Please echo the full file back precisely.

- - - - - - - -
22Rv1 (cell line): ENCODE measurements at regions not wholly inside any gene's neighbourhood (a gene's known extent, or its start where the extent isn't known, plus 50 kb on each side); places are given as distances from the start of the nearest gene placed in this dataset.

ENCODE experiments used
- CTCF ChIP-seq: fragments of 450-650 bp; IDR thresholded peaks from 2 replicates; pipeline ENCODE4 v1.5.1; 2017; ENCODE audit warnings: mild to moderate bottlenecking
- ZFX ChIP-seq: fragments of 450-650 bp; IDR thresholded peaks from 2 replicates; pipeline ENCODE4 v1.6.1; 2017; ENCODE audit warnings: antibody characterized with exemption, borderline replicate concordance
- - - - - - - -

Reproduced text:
22Rv1 (cell line): ENCODE measurements at regions not wholly inside any gene's neighbourhood (a gene's known extent, or its start where the extent isn't known, plus 50 kb on each side); places are given as distances from the start of the nearest gene placed in this dataset.

ENCODE experiments used
- CTCF ChIP-seq: fragments of 450-650 bp; IDR thresholded peaks from 2 replicates; pipeline ENCODE4 v1.5.1; 2017; ENCODE audit warnings: mild to moderate bottlenecking
- ZFX ChIP-seq: fragments of 450-650 bp; IDR thresholded peaks from 2 replicates; pipeline ENCODE4 v1.6.1; 2017; ENCODE audit warnings: antibody characterized with exemption, borderline replicate concordance